18 hard-working volunteers, 6 keynote speakers from different parts of the world, 460 excited guests, 150 helium-filled balloons, 15 cans of spray paint, and the biggest disco ball a non-profit budget can manage. These were just some of the ingredients tossed in a large hangar in the Stockholm suburb of Alby for the 2015 edition of the Oyster Seminar.
Being Sweden’s biggest biannual event for the landscape architecture industry, Oyster gathers planners, designers and students for a day of lectures by leading practitioners, and an evening of food and festivities. For me as a member of the organizing committee, the seminar day meant the pleasure of seeing the year-long preparations finally come together, and the back pain from lugging and arranging some five hundred chairs.
The seminar theme was All Inclusive. It is a notion that has grown increasingly pertinent over the past year, particularly considering the ongoing refugee crisis in Europe and the intensified conflicts around national and European borders. It is also one that creates an ironic contrast to the striking uniformity of the audience of the day, representative of a generally homogenous Swedish landscape architecture industry. But All Inclusive can be interpreted in many ways, as was made clear by the different approaches taken to the topic by the speakers. I want to share some of my impressions from the day, along with this short reportage published by the Swedish Association of Architects:
A Trailblazer Still Going Strong
Cornelia Hahn Oberlander, the 94 year old landscape architecture pioneer from Vancouver, lectured together with Susan Herrington, professor of architecture and landscape architecture at the University of British Columbia and author of her biography. Hahn Oberlander shared insights and delightful anecdotes from her long and influential career. Having pushed through various hurdles of exclusion through her personal and professional life – for example being one of the very first women to be accepted into the Harvard Graduate School of Design – she emphasized the need for collaboration across professional disciplines in order for projects to succeed and endure.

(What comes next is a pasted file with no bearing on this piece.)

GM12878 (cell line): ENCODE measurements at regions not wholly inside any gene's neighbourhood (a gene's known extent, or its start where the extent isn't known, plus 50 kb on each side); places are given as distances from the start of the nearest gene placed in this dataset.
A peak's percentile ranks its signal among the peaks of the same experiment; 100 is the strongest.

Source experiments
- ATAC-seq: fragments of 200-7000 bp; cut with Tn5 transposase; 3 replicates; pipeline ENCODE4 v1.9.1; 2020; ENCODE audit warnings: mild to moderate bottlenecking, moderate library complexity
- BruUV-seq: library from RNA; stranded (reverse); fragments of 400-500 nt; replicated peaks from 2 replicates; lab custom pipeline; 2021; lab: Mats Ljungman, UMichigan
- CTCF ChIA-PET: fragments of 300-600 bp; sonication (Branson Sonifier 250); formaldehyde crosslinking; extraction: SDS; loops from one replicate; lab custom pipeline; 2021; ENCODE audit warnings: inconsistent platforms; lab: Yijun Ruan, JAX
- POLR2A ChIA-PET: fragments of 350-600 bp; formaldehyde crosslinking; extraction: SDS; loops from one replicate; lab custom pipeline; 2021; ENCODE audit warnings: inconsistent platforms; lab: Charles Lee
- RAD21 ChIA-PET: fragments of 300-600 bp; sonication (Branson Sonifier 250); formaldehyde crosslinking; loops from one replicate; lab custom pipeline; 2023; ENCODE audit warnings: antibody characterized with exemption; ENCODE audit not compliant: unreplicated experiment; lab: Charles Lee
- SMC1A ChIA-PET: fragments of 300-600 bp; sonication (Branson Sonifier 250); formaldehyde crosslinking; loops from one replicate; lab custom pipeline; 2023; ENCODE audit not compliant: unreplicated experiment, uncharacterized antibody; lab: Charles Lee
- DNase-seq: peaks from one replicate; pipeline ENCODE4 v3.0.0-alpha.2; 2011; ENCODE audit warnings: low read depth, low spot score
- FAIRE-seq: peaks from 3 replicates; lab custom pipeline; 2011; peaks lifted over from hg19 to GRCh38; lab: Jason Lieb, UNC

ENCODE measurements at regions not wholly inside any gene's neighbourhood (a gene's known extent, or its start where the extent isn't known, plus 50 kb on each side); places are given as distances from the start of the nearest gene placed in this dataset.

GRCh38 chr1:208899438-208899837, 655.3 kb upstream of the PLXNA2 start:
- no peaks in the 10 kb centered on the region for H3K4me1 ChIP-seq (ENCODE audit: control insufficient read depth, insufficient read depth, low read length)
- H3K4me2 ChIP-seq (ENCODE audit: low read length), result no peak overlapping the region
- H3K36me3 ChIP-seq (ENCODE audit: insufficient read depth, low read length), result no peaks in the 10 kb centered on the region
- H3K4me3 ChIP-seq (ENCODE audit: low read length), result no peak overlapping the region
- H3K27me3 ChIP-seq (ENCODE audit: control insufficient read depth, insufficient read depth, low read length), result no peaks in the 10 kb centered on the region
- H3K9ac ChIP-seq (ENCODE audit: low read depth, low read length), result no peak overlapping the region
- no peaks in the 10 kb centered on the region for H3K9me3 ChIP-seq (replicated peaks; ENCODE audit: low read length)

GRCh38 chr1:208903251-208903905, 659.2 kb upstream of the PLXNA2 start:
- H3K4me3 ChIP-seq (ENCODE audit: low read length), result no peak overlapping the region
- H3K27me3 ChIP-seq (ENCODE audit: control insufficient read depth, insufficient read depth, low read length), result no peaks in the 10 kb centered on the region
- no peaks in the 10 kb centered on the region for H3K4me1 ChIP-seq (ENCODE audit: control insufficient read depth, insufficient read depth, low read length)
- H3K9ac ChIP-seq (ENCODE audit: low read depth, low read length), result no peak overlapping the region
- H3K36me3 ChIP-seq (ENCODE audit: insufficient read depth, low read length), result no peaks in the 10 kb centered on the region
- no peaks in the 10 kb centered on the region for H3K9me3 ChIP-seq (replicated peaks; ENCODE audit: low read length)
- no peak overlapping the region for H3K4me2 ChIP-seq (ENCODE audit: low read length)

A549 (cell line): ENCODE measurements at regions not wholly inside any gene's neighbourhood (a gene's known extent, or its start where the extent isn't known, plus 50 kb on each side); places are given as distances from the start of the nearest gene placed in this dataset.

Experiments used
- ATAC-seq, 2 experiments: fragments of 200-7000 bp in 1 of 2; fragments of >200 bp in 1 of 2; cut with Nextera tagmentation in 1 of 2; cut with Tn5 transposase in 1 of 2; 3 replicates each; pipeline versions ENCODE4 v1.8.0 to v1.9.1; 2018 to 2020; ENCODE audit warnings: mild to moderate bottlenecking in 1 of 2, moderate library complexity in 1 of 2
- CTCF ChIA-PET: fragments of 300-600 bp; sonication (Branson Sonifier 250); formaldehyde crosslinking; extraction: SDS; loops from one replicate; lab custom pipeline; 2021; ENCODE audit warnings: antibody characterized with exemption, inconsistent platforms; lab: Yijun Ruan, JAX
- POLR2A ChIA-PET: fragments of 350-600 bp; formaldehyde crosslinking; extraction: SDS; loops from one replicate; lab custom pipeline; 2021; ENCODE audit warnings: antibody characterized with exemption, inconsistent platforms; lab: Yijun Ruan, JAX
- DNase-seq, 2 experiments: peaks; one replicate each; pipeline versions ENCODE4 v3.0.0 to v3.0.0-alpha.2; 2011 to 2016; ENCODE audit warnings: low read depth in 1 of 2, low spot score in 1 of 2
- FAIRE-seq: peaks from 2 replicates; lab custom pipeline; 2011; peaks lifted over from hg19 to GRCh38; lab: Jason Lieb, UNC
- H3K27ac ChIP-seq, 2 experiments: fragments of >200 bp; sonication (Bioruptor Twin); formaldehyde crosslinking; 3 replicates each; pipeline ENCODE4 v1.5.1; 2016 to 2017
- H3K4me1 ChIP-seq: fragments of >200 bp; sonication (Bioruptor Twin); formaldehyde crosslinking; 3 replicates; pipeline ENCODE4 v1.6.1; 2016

Hahn Oberlander shared the “Five P’s” by which she strives to work – patience, politeness, professionalism, persistence, and passion – and noted that “these days, passions is what sees me through”. Still actively working on new design projects, she is living proof that old age should not exclude anyone from making professional contributions. I’ve found a new hero!
What do You Mean, Nature?!
Eric-Jan Pleijster, one of the founders of the Rotterdam studio LOLA Landscape Architects, talked about inclusion of nature in urban environments. Wanting people to have “nature at their doorstep”, he presented projects, proposals and experiments that served to either bring “nature” to the people, or make it easier for them to go out and get their wilderness kicks.
Interestingly Pleijster’s talk, somewhat provocatively entitled “Natural Urban Landscapes”, didn’t define or address its underlying conceptualization of nature at all. A man-made stretch of designed greenery along an industrialized zone is a nature corridor. Houses for different kinds of birds and insects staggered on a pole becomes a ready-made natural habitat. An excursion trespassing though the grasses and reeds of private lands adjacent to a river is – portrayed with enthusiasm and humor I should add – akin to an exploration of unknown natural wilderness.